3. Award & create loyalty
Destinations have a great opportunity to reward repeat travelers and cooperate with airlines point systems to encourage them to book a destination hotel directly

4. Offer travelers their own website itinerary and own planning tools
There are huge opportunities for destinations to lead this charge by providing destination specific planning and a place to return to manage and share a holiday itinerary and the memories. Travelers should be able to build a personal website brochure by adding any page they look at to it.

The traveler website should also be a comprehensive personal information resources and planning tool. Travelers may read and add reviews here, see a calendar of activities and events taking place during their holiday, and link to other social media sites and services like Tripit and Traveldk. It may include personalized maps showing the options they are interested, ranking them according to preferred and final selection etc.

5. Offer the Best Value and Guarantee it.
All too often the suppliers website and destination site offer the very highest price with no compromise!. Shoppers are not impressed. All shoppers want VALUE!. Chains are now offering Best price Garantees and extra benefits for buying direct. All suppliers need to show Value in buying direct, it need not always be price, but if you have a special make sure that your website delivers it and let all guests know this!


Ultimately the Destination site is the key portal to support direct marketing for the destination suppliers. It must move beyond being a information site to becoming a system to help shoppers plan, compare and book, in harmony with its trade partners.

Ian R Clayton, AXSES

Destinations First (i)


Global Distribution Systems, Social Networking, Local Knowledge, Vertical Search and Meta Search are encroaching on the traditional search territory. Meta Search travel sites, like Kayak, offer better search for travel. Social networks and consumer sites like TripAdvisor, are improving the travel experience by offering relevant unbiased advice, much favored over paid search results.

Social networking sites, like TripAdvisor (acquired by Expedia) and IgoUgo (acquired by Travelocity), are taking searches away from traditional search engines.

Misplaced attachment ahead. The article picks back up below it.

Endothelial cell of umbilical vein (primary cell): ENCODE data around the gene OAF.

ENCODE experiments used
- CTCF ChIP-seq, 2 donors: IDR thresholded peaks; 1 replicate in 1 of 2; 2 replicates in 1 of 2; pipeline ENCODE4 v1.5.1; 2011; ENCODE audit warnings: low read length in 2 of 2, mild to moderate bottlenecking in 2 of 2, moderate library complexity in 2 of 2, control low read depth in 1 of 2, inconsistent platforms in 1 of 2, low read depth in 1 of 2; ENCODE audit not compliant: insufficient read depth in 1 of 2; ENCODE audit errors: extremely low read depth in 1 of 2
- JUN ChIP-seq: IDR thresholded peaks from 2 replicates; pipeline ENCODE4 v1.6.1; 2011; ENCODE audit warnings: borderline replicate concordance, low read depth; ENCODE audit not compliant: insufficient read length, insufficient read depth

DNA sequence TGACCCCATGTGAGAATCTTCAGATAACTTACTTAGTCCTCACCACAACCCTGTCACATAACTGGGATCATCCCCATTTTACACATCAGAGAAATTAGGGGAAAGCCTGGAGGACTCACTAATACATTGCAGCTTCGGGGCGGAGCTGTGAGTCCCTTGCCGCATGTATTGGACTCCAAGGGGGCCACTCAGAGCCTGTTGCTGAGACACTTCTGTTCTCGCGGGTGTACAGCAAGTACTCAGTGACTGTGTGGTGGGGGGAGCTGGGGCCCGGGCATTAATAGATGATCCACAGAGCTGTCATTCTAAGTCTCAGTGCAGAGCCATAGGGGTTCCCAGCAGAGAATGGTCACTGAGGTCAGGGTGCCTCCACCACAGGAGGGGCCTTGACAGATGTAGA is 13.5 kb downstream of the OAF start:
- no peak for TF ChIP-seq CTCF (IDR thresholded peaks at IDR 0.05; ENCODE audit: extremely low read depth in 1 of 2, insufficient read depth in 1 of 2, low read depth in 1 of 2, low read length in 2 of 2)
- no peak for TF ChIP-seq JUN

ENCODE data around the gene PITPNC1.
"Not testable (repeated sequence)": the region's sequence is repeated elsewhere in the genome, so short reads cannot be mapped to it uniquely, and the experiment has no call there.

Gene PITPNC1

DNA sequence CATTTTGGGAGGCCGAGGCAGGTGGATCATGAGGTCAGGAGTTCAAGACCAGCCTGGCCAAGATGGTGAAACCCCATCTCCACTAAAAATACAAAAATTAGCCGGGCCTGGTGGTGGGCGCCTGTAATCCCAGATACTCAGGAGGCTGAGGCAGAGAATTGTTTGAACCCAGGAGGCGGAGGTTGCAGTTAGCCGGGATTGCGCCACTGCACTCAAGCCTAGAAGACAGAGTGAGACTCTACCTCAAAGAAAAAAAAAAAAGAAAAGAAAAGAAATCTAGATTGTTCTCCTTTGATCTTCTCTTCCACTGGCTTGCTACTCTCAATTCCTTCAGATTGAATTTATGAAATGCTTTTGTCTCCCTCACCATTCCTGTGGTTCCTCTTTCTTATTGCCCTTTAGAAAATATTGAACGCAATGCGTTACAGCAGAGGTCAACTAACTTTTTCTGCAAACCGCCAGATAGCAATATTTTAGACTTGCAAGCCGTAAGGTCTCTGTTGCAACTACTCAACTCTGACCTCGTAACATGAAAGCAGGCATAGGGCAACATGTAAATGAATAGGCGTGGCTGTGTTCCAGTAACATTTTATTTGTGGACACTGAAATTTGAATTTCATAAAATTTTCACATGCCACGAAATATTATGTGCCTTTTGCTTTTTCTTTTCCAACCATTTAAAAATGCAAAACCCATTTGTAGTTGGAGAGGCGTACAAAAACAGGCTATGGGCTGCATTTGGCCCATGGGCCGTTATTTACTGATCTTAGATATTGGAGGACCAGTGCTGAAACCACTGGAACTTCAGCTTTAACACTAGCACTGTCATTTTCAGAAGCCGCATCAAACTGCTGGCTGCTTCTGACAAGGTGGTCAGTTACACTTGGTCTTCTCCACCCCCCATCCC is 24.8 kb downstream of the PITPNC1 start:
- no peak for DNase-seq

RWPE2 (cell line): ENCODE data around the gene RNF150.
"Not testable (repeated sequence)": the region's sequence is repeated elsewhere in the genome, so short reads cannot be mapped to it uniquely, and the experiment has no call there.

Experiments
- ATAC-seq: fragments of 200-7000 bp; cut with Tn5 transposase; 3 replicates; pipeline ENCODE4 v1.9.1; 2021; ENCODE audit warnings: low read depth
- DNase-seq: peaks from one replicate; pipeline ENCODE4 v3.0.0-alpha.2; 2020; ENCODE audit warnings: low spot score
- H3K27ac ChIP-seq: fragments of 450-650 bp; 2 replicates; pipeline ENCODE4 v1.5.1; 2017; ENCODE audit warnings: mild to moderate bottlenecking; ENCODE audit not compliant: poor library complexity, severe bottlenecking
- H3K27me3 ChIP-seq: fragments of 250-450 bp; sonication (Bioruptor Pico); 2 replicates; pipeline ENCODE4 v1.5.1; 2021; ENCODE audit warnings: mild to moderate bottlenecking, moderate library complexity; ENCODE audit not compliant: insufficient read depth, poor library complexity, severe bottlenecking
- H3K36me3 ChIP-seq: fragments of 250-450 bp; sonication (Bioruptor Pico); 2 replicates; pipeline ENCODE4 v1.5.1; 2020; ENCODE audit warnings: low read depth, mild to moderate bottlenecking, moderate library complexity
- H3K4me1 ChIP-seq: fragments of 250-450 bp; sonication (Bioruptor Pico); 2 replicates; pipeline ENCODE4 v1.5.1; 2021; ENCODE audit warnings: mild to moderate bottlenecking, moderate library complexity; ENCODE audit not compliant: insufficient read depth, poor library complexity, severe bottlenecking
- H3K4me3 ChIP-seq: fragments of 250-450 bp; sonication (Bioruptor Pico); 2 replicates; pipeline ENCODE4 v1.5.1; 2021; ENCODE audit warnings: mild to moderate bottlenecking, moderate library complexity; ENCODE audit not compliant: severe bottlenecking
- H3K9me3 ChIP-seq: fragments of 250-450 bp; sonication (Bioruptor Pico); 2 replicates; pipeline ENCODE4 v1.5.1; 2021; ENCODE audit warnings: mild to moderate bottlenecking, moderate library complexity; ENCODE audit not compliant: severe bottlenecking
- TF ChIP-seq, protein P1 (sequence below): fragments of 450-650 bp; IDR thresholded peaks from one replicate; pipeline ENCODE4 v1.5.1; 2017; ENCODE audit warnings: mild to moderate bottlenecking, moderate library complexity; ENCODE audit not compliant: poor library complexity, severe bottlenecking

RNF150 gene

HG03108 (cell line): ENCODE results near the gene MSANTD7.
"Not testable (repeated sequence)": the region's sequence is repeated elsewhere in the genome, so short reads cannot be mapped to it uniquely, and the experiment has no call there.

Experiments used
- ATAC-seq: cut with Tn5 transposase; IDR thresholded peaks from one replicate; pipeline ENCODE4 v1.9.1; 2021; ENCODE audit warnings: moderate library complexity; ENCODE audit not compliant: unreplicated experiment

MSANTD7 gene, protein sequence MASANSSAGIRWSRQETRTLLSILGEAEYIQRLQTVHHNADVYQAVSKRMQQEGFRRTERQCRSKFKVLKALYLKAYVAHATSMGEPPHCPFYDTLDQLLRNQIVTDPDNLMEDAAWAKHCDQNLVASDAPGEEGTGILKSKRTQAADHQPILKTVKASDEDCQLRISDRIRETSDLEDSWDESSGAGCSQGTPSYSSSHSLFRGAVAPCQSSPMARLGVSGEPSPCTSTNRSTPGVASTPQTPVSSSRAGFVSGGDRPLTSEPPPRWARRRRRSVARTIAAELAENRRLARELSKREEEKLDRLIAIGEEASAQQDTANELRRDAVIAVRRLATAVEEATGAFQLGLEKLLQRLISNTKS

Kayak now receives more than 6 million unique visitors a month. Expedia has caught Google’s attention, but for now, seems not to be a takeover target! They are moving, instead, to create more social media and community content. Already, about 50% of travelers use some sort of online social media site to research their plans, says Rob Torres, Google’s Managing Director for Travel.

And now, we have Web 3.0 agents like Uptake, a variation on Meta search, promising to simplify the travel research and planning process, by amalgamating and personalizing the whole lot.

The erosion of search in favour of these sites is with good reason. The travel technology platform has developed far beyond the capabilities of generic search.

Travelers need to know details on costs and features that are specific to their own unique requirements.

Travel Search engines, like Kayak and Sidestep (acquired by Kayak), do this. Underlying is a travel platform, including bookings and quotation systems, like, and integrated solutions. like

Traditional search engines just don’t deliver these precise results. Try looking for a hotel near Bridgetown, in Barbados, in the price range of $250 to $500. Google will give you a lot of results, mostly links to booking sites. You need to go to a booking or quotation site like for this. Try searching for Barbados 5 star hotels, chances are that Sandy Lane, voted one of the top ten Hotels in the world, will not be in the top lists. As the search engines move further down the road to paid clicks, search results become even more eroded, less relevant and still imprecise.

In addition to these trends, their is a growing list of specialty local sites like AXSES’ own, Barbados Bookings and reservations center and trip planning. These sites put users in contact with Hotels directly. More and more travelers want to contact their host. They feel they have better communications with a hotel as opposed to a Meta site dealing with thousands of properties and thousands more travelers. The smaller regional sites also provide better on-the-location information, giving local knowledge and advice. Sites, like, help travelers put together their own, made to measure, itinerary, with options that may not be found anywhere else. Like stargazing with Leo: bring your own wine, he supplies the telescope and the story of the stars. You will not find that on Expedia or Kayak.

“Seeking information and looking for perspective–like-minded experience and judgments–are currently trumping the straightforward hunt for the best price”, says Douglas Quinby, Senior Director of Research at PhoCusWright.